The Department of Agriculture and Water Resources has commenced a review for the importation of psittacine birds into Australia. The initial scope included household pet, non-commercial and zoo birds. The scope now includes all aviary psittacine birds (encompassing non-commercial, commercial and zoo).
There are three principal steps in the process.
- The department announced the commencement of the review via the release of
Biosecurity Advice 2016-14.
- The department will prepare a draft report which will be released for a 60-day stakeholder comment period. The draft report will outline the identified biosecurity risks and proposed risk management measures to achieve Australia’s appropriate level of protection (ALOP).
- The department will consider stakeholder comments and publish a final report. The final report marks the end of this review process.
The department will consult with stakeholders when the draft report is released. Stakeholders will be able to make submissions on the draft report for consideration by the department.
For more information, stakeholders can email
Animal Biosecurity or
register as a stakeholder to be kept informed about this and other risk reviews of interest.
Timing for this process
It is anticipated that the draft report will be available for comment in 2019.
Update - October 2018
The department has revised the scope of the draft review of importation of psittacine birds. Initially the scope included household pet, non-commercial and zoo psittacines only. After assessing the biosecurity risks posed by psittacine birds, the department has amended the scope to review import conditions for household pet psittacine and aviary psittacine birds as defined below.
Household pet psittacine birds: genuine household companion psittacine birds which are not housed outside, not in contact with other birds not intended for export to Australia, and not kept for commercial or recreational breeding purposes.
Aviary psittacine birds: captive bred psittacine birds that may be kept indoors, outdoors and/or in a common aviary with other birds. This category includes birds held for hobby purposes or exhibition, in zoos, wildlife parks and conservation programs as well as birds resident in breeding centres and private collections. This category also includes pet birds purchased from overseas.
The amendment to scope means that the review will consider whether a safe import pathway can be developed for both non-commercial and commercial imports of psittacine birds. If the review recommends that imports can commence, importers should be aware that the Department of the Environment and Energy will manage and restrict trade on a number of psittacine species under the
Environment Protection and Biodiversity Conservation Act 1999.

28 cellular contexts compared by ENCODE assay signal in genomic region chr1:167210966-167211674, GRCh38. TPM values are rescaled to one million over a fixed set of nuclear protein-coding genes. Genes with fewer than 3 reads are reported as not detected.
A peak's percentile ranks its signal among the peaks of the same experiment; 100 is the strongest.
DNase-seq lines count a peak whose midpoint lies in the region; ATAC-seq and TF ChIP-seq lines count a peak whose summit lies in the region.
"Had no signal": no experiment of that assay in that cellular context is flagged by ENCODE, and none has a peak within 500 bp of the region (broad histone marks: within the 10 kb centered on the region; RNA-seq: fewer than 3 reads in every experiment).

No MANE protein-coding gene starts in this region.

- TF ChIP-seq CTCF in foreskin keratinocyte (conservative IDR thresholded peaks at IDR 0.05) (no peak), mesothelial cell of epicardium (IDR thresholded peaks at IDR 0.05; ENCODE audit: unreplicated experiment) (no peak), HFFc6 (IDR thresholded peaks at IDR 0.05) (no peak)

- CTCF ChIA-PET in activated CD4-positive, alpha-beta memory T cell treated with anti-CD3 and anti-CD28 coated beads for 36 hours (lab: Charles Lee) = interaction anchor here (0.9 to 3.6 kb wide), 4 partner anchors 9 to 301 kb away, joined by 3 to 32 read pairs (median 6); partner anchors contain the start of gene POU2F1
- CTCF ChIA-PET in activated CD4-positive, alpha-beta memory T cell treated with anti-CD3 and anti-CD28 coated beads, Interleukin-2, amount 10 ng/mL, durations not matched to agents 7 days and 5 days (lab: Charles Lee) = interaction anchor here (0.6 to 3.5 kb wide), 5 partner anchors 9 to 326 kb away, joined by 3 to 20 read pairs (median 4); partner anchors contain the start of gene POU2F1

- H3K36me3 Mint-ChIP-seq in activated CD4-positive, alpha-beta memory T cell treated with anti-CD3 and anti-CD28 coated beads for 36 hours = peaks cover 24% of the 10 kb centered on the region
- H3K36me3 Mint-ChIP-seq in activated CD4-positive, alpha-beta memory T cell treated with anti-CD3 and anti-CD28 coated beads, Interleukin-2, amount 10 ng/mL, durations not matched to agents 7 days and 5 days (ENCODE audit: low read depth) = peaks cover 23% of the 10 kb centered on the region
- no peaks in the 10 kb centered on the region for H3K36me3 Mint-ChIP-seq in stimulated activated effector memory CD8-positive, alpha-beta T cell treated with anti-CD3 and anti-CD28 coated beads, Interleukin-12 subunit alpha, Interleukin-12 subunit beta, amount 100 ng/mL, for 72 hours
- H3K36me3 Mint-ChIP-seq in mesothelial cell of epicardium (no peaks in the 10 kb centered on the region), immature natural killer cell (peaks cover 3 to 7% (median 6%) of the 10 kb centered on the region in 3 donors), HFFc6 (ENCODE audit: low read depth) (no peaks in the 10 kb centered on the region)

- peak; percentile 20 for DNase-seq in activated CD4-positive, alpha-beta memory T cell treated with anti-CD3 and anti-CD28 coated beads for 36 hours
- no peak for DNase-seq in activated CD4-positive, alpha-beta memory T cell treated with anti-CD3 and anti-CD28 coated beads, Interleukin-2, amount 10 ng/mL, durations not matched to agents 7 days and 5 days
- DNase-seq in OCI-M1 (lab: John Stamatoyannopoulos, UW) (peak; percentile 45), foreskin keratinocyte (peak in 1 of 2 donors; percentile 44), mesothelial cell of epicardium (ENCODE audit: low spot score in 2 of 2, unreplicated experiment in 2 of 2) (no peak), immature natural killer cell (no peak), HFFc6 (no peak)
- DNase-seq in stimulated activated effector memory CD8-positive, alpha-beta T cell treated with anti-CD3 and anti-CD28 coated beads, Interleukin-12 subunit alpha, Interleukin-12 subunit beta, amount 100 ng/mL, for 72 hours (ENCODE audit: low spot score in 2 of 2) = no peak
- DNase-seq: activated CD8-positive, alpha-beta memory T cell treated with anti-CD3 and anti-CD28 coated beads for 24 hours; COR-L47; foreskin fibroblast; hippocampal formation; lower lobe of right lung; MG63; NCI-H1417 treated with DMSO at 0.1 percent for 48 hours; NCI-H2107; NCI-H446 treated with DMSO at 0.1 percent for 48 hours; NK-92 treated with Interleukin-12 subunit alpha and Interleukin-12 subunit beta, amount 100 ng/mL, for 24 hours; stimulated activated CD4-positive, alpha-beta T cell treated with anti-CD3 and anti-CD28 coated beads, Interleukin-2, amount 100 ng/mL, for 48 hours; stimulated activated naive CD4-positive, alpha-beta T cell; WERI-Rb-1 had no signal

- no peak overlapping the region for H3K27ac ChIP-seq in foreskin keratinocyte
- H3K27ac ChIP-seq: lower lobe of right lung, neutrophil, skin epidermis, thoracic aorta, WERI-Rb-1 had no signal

Update - June 2018
The department is progressing preparation of the draft report for the review of importation of psittacine birds (household pet, non-commercial and zoo). The assessment has been complex for several reasons, outlined below, resulting in a minor delay to the anticipated release of the draft report.
The review has considered 60 pests and diseases of psittacine birds and retained 16 of these for further assessment. Of these, at least half have been found to pose an unacceptable biosecurity risk to Australia. The department is considering what risk management measures can be implemented for these pests and diseases to reduce the biosecurity risks to an acceptably low level.
Risk management measures may include pre-export and post-arrival quarantine, testing, treatments and inspections. A number of diseases of biosecurity concern can be carried by psittacine birds that appear to be healthy, emphasising the need to determine suitable risk management measures. Any proposed measures also need to be practically and financially feasible for exporters, importers and the department.
The assessment is further complicated by the need to consider potential biosecurity impacts on a range of exposure groups including captive birds, Australia’s unique wild bird populations, Australian poultry industries and humans.
Due to the complexities of the assessment and based on progress to date, the department expects to release the draft report for public comment in 2019.
Update - October 2017
The department is currently preparing the draft report for the review of importation of psittacine birds (household pet, non-commercial and zoo). Work on the draft document is often the most lengthy stage of a review as most of the research is done during this stage. This is necessary to determine what agents pose a risk to Australia and if/how these risks can be managed to ensure that the risk of introducing an exotic disease to Australia is acceptably low.
The time required to complete a review depends largely on the complexity of assessment. For this review a large number of diseases require assessment and many of the assessments are complex because the department needs to consider impacts on pet birds, Australia’s unique wild bird populations and Australia’s poultry industries.